Paula Rideout-Harris, a leader of the Greater Harrisburg Branch of the NAACP at start of this century and committed civil rights and policy activist long after that, died Saturday at her Lower Paxton Township home. She was 68.
Her daughter, Rogette Harris, said her mother had been dealing with a kidney disease for several years.
Harris, a lifelong Harrisburg resident, rose to public prominence in the area with her election as president of the regional NAACP branch in 2000.
Her installation as president coincided with the arrest and prosecution of a state House member from Bucks County, Rep. Thomas Druce, for leaving the scene of a July 1999 accident on Cameron Street that left a Harrisburg man named Kenneth Cains dead.
Druce was arrested the following winter, and Harris would become a leading voice in efforts to make sure then Dauphin County District Attorney Ed Marsico and the local courts did not offer Druce any preferential treatment. The disgraced lawmaker eventually wound up pleading guilty and serving a two-to-four year term in state prison.
Her watchdog role in the Druce case was the most public, but not the only example of Harris’s zeal for the fight for equal treatment for all that filtered through education, access to the vote and many other issues, friends and colleagues said Monday.
“Paula Diane Harris was a fierce advocate for the underdog, and specifically people of color,” said Dauphin County Commissioner George Hartwick. “She was someone who was not there to agree with you; she was there to advocate for the people who had entrusted her to represent them… probably to her own peril at times.”
“She was a raw and sheer force when she entered the room,” added Harrisburg businessman Fred Clark.
Within the NAACP, Harris also was credited by friends and colleagues Monday with amplifying the chapter’s reach in the region.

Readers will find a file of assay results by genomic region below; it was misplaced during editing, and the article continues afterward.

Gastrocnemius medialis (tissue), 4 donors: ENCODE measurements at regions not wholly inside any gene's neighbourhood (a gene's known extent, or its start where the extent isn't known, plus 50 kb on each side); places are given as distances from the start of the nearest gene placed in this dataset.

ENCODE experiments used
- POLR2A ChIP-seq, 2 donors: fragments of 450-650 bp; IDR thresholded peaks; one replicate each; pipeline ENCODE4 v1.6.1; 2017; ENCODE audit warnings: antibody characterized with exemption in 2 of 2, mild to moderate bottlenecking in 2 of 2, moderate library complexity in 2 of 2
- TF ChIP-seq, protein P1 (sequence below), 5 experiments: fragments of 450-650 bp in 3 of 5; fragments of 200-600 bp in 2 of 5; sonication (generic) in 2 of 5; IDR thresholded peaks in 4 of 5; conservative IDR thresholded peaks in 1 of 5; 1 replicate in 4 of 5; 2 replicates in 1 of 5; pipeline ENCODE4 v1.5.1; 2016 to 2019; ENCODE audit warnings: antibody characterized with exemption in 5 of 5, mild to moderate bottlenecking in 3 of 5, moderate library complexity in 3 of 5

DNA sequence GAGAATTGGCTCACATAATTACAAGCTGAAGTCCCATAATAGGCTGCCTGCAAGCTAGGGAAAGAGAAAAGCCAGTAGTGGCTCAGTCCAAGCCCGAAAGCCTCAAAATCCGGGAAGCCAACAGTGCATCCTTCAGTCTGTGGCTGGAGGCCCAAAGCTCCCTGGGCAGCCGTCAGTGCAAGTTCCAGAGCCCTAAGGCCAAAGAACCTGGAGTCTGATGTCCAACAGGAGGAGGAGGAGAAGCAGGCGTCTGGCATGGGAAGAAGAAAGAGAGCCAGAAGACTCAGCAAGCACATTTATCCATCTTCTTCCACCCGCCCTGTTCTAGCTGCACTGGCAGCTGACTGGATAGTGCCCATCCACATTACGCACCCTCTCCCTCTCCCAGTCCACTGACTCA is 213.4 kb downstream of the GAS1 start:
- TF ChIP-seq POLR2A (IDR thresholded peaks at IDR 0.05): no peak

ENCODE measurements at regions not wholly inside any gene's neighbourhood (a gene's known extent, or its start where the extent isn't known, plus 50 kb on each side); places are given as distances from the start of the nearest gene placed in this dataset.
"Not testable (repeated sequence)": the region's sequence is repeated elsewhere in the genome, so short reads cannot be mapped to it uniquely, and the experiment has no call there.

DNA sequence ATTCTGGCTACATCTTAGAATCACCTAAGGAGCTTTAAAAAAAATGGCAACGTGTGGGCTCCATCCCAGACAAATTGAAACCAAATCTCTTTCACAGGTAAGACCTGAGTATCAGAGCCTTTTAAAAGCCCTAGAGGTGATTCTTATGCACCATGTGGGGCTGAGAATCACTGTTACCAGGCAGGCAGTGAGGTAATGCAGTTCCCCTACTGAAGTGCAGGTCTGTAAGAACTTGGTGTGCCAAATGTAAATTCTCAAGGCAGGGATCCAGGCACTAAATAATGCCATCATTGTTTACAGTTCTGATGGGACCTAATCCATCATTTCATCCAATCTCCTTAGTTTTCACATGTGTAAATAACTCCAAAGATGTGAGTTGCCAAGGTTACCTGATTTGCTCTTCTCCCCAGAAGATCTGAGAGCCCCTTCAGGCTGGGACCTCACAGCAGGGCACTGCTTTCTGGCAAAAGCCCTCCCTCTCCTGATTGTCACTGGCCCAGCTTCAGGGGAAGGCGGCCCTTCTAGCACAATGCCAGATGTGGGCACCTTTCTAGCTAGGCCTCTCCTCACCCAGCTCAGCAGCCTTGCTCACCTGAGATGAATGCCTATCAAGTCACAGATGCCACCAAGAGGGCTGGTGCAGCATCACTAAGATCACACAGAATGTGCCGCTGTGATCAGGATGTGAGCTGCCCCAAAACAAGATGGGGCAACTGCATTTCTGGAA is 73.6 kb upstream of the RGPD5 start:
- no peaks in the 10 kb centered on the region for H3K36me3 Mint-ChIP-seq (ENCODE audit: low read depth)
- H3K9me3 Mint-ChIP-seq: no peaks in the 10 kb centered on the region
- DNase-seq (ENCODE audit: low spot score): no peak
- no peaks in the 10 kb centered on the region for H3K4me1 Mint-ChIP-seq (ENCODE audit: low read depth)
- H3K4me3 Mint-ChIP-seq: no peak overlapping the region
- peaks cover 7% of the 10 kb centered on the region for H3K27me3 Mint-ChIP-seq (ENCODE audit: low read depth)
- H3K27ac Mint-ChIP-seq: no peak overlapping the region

Under Harris’ leadership, the branch opened an office, started a Web site, held a TV and radio fund-raising telethon, held a choir festival, and began taking part in the NAACP’s Afro-Academic, Cultural, Technological and Scientific Olympics to promote academic excellence among black youths.
She also put together a regional group of attorneys who were willing to take discrimination cases pro bono, her daughter said.
“Paula really took the NAACP, in my opinion, into the modern era,” said Clark. “She was able to mobilize many factions of the African-American community and bring them together, which seems very simple, but she knew how to thread the needle.”
But Harris’s tenure as president came to a quick end in 2002, after internal rivalries within the organization led to her defeat in a bid for a second term.
“My Mom was about what was right, not necessarily what was popular, and that did make some enemies for her,” Rogette Harris said.
Harris, who worked for Highmark Blue Shield as a business analyst and trainer by day, continued her work toward civil rights field and racial equity through a separate company that she formed under the name of the Andrew Young National Center for Social Change, running diversity training programs for employers, re-entry training for ex-convicts and other programs.